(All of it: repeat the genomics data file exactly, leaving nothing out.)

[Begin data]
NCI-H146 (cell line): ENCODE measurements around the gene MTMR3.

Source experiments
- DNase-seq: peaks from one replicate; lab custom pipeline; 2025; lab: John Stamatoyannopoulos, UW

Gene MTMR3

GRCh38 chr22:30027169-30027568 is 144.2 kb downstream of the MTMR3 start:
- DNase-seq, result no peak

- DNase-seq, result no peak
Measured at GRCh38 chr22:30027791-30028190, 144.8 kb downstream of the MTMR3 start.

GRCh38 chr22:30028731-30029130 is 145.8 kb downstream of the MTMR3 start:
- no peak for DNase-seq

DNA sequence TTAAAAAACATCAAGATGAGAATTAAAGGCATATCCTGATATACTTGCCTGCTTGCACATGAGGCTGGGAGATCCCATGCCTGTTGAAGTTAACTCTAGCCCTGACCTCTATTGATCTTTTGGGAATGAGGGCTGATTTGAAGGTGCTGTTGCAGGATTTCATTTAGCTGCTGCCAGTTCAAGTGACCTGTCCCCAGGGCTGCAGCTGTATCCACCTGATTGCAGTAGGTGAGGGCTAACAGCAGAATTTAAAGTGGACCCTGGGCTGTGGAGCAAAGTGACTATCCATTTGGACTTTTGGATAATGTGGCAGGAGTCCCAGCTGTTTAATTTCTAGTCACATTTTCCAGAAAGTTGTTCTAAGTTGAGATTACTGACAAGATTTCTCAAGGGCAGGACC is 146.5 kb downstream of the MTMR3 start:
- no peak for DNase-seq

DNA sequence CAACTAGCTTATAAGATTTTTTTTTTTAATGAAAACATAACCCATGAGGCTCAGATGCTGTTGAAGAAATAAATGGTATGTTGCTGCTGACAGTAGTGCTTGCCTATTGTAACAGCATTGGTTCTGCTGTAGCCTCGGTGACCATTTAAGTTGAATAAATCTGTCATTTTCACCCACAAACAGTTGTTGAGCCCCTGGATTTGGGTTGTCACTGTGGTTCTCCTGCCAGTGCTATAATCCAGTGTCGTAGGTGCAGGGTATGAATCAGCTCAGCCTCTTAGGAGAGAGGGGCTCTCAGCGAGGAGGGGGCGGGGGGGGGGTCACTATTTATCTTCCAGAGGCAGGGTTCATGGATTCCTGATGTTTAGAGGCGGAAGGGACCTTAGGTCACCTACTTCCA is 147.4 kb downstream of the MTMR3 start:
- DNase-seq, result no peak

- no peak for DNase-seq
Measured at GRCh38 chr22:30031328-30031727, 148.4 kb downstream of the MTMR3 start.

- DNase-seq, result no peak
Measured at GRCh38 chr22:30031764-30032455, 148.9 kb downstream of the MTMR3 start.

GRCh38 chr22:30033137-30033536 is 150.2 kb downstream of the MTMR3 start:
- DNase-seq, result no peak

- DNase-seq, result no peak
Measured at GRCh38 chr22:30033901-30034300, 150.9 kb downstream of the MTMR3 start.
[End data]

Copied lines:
NCI-H146 (cell line): ENCODE measurements around the gene MTMR3.

Source experiments
- DNase-seq: peaks from one replicate; lab custom pipeline; 2025; lab: John Stamatoyannopoulos, UW

Gene MTMR3

GRCh38 chr22:30027169-30027568 is 144.2 kb downstream of the MTMR3 start:
- DNase-seq, result no peak

- DNase-seq, result no peak
Measured at GRCh38 chr22:30027791-30028190, 144.8 kb downstream of the MTMR3 start.

GRCh38 chr22:30028731-30029130 is 145.8 kb downstream of the MTMR3 start:
- no peak for DNase-seq

DNA sequence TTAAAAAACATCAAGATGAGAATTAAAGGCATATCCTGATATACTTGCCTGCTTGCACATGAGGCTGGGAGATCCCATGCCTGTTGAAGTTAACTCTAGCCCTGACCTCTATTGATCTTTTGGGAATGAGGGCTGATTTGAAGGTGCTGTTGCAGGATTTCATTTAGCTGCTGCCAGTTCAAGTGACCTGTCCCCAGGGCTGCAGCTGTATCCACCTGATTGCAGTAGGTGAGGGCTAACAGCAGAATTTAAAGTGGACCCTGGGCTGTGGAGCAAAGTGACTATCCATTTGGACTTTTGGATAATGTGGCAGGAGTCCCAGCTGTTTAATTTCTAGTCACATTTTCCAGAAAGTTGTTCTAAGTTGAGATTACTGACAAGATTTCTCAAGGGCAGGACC is 146.5 kb downstream of the MTMR3 start:
- no peak for DNase-seq

DNA sequence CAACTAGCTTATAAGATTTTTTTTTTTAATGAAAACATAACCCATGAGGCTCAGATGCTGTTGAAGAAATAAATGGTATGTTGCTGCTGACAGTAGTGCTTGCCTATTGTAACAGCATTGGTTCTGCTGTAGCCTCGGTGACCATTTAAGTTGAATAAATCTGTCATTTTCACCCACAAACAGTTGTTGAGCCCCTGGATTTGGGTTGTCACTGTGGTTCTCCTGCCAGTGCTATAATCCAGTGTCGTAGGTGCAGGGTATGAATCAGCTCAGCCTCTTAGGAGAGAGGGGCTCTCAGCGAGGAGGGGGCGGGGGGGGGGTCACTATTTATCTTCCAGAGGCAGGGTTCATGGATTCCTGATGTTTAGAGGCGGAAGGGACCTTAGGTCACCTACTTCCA is 147.4 kb downstream of the MTMR3 start:
- DNase-seq, result no peak

- no peak for DNase-seq
Measured at GRCh38 chr22:30031328-30031727, 148.4 kb downstream of the MTMR3 start.

- DNase-seq, result no peak
Measured at GRCh38 chr22:30031764-30032455, 148.9 kb downstream of the MTMR3 start.

GRCh38 chr22:30033137-30033536 is 150.2 kb downstream of the MTMR3 start:
- DNase-seq, result no peak

- DNase-seq, result no peak
Measured at GRCh38 chr22:30033901-30034300, 150.9 kb downstream of the MTMR3 start.